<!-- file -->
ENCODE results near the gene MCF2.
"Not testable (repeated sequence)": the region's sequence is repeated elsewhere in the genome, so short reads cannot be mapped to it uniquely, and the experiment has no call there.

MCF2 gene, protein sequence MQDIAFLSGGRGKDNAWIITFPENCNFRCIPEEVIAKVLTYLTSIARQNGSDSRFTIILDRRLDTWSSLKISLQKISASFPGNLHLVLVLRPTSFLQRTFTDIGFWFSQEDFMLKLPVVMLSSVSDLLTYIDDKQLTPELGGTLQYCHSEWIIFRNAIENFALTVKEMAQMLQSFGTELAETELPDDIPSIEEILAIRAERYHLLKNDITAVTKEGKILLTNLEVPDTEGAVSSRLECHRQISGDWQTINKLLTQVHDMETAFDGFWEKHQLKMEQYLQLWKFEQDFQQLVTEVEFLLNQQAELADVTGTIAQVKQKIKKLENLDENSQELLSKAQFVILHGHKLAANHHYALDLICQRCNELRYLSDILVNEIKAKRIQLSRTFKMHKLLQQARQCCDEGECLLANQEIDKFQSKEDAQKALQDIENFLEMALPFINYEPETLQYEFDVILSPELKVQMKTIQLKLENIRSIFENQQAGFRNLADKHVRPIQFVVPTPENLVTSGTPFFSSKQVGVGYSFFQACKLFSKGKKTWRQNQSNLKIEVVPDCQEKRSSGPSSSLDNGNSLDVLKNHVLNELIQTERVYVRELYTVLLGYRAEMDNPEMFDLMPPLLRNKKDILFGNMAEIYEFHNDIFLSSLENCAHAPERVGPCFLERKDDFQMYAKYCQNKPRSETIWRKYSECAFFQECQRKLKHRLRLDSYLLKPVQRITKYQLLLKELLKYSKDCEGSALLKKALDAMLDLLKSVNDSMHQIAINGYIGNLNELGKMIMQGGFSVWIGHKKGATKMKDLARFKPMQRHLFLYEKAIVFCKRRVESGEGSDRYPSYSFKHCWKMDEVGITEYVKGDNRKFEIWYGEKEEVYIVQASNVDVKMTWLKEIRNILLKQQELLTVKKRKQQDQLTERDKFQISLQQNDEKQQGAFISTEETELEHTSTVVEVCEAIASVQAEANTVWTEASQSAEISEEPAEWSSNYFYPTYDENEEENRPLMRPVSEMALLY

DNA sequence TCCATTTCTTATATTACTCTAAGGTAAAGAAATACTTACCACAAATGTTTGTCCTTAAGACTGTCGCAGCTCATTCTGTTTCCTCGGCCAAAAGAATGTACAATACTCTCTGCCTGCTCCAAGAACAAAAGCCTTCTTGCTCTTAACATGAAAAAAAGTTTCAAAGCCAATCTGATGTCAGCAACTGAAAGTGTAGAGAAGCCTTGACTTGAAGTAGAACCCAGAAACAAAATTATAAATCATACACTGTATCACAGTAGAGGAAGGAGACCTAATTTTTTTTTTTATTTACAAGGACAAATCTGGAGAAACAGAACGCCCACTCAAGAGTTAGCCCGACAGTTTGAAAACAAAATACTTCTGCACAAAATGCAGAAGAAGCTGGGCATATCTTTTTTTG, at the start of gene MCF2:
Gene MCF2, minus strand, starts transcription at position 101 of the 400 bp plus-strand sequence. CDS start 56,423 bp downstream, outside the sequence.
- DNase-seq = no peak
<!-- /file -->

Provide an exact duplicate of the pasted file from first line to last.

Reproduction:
ENCODE results near the gene MCF2.
"Not testable (repeated sequence)": the region's sequence is repeated elsewhere in the genome, so short reads cannot be mapped to it uniquely, and the experiment has no call there.

MCF2 gene, protein sequence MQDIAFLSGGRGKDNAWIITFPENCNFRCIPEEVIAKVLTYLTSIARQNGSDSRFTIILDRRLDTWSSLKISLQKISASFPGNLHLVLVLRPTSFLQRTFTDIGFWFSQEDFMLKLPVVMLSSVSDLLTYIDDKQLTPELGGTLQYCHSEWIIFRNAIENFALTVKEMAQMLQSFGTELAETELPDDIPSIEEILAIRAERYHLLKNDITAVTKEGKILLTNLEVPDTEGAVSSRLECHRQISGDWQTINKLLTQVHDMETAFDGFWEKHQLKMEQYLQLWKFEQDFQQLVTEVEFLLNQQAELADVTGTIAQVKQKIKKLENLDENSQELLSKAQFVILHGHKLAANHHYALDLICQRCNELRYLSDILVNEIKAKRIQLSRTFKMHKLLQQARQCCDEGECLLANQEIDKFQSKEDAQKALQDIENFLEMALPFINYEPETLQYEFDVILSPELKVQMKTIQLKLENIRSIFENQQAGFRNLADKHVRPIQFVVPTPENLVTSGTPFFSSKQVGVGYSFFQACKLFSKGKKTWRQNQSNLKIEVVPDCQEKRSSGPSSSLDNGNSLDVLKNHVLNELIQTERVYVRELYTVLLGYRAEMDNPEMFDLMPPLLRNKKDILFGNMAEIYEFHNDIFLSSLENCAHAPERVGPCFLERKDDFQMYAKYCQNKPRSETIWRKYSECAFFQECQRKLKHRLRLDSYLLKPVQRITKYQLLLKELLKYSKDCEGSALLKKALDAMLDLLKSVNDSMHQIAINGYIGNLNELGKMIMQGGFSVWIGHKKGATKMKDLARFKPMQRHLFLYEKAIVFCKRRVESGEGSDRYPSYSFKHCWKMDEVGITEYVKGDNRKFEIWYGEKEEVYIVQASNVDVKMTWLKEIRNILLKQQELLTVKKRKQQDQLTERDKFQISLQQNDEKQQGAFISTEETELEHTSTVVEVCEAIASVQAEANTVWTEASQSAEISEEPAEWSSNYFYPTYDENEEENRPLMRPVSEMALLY

DNA sequence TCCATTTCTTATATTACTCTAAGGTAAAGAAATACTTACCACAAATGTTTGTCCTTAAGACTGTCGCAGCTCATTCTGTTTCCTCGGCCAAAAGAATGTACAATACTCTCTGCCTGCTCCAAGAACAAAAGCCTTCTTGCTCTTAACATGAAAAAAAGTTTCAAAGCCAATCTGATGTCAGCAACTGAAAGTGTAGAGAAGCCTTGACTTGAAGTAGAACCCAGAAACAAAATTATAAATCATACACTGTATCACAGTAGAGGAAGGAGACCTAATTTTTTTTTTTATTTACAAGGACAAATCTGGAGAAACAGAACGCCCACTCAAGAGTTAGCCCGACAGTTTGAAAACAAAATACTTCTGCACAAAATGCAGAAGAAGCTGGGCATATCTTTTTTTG, at the start of gene MCF2:
Gene MCF2, minus strand, starts transcription at position 101 of the 400 bp plus-strand sequence. CDS start 56,423 bp downstream, outside the sequence.
- DNase-seq = no peak